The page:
Visually, the effects are really nicely done (they should be with a 230M budget). Although the colors, editing, music and visual style of Raimi’s vision have a much more organic and comic feel to them compared to the over-slickness of this version. The fight sequences between Spiderman and The Lizard are fun to watch as is Spidey’s slinging around NYC.
I like Andrew Garfield’s work; he brings great passion and enthusiasm to the Peter Parker role. He grew up reading the comic books and his immersion shows. Emma Stone as Gwen Stacy is a good choice as she’s also a very talented actor who knows how to work her emotions fluidly. The rest of the talent is up there as well, all top notch and includes: Rhys Ifans (as Curt Connors), Denis Leary, Martin Sheen, Sally Field, Campbell Scott, and C. Thomas Howell.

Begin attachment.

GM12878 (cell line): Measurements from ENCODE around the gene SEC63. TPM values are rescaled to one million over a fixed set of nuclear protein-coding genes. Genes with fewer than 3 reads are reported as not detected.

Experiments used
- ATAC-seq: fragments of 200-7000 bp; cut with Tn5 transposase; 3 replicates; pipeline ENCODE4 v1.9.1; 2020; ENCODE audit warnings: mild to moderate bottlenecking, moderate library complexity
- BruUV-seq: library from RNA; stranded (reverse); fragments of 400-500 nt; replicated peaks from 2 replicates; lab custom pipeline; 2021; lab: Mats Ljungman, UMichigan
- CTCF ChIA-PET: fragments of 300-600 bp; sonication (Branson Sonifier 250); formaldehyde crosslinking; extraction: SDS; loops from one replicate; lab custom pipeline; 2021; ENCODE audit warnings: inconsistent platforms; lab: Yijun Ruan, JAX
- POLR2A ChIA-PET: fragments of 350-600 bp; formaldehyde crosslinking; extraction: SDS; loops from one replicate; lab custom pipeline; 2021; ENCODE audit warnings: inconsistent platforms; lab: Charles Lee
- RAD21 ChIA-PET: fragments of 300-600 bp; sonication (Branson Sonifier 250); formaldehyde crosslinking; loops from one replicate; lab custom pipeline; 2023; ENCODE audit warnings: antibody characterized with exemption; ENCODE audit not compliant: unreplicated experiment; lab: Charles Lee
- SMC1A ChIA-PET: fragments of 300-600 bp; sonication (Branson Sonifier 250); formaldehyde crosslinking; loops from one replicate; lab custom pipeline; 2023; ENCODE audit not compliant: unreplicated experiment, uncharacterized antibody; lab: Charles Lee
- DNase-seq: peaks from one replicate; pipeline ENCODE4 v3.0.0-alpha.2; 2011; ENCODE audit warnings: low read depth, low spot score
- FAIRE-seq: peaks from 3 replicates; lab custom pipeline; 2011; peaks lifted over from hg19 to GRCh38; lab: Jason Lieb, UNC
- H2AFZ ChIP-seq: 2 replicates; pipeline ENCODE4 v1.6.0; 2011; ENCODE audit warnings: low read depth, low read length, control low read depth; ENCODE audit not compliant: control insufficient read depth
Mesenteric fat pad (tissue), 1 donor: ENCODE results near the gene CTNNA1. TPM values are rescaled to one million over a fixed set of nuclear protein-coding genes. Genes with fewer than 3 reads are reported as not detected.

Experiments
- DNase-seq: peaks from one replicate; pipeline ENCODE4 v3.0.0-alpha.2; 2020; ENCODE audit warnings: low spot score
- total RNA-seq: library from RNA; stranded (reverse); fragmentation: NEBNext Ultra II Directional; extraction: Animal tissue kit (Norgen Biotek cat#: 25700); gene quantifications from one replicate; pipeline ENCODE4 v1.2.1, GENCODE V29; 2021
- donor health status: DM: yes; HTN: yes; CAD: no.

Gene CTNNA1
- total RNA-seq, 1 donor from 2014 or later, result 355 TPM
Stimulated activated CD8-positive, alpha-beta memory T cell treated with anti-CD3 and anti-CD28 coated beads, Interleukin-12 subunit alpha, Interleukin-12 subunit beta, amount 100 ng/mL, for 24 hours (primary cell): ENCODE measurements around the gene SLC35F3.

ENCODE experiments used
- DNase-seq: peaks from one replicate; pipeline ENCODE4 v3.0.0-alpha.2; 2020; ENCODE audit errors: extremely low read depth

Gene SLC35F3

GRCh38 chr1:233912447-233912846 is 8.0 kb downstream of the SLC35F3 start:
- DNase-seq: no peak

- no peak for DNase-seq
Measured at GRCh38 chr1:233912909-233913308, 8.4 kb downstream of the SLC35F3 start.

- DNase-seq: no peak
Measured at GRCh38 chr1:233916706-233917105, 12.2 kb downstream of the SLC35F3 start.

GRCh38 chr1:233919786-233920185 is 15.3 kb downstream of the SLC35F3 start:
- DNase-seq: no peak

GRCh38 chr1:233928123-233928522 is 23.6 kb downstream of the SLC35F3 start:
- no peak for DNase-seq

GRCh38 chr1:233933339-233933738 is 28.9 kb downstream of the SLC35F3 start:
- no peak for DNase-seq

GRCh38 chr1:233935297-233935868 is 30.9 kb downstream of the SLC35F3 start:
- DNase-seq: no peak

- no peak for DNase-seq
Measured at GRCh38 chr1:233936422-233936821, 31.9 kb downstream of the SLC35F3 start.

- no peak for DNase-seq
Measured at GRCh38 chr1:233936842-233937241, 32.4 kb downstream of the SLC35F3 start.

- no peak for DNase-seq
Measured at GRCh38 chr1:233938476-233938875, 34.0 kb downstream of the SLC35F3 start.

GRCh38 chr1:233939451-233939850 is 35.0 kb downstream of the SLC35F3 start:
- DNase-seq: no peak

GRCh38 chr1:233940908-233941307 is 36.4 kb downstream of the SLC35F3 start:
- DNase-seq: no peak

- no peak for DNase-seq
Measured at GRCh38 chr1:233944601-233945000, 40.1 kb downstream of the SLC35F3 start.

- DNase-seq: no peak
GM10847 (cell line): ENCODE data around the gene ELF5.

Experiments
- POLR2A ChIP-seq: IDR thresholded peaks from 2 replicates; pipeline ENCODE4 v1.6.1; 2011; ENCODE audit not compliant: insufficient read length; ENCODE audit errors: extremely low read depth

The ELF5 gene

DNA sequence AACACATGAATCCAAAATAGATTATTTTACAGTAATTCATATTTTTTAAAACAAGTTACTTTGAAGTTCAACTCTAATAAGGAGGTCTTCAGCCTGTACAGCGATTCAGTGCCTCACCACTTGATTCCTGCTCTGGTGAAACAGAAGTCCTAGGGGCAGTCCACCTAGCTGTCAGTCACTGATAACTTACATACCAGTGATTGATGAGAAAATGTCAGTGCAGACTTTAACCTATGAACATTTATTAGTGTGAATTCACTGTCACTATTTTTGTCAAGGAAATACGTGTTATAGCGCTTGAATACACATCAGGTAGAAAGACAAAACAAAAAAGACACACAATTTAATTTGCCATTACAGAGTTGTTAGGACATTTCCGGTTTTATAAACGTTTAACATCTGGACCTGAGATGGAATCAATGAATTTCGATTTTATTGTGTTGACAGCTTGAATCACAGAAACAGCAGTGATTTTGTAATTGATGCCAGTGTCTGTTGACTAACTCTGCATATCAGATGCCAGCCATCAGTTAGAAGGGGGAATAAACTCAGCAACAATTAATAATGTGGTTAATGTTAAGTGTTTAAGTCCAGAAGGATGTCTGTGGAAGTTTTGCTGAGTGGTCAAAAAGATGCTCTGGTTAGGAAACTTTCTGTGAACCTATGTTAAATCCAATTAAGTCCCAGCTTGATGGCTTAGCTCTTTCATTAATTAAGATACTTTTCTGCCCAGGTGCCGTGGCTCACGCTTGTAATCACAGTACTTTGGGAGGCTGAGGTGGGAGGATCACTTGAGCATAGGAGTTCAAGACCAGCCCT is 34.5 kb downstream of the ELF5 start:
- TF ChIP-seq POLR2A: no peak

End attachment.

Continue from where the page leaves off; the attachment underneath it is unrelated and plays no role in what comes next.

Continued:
Overall, the script isn’t as strong and the direction feels a bit commercial and slick, but it’s still fun to watch.
reviewed by Sean McKnight
With the story of the shootings that have been permeating the airwaves, I couldn’t really not mention this terrible event prior to doing this review. Our hearts go out to the victims and their families. Do not let this asshole win, don’t give him the attention he wants. See the film with your families and friends and don’t fear the theaters. If you want to give this incident any attention, focus on helping the victims and their loved ones.
Batman – The Dark Knight Rises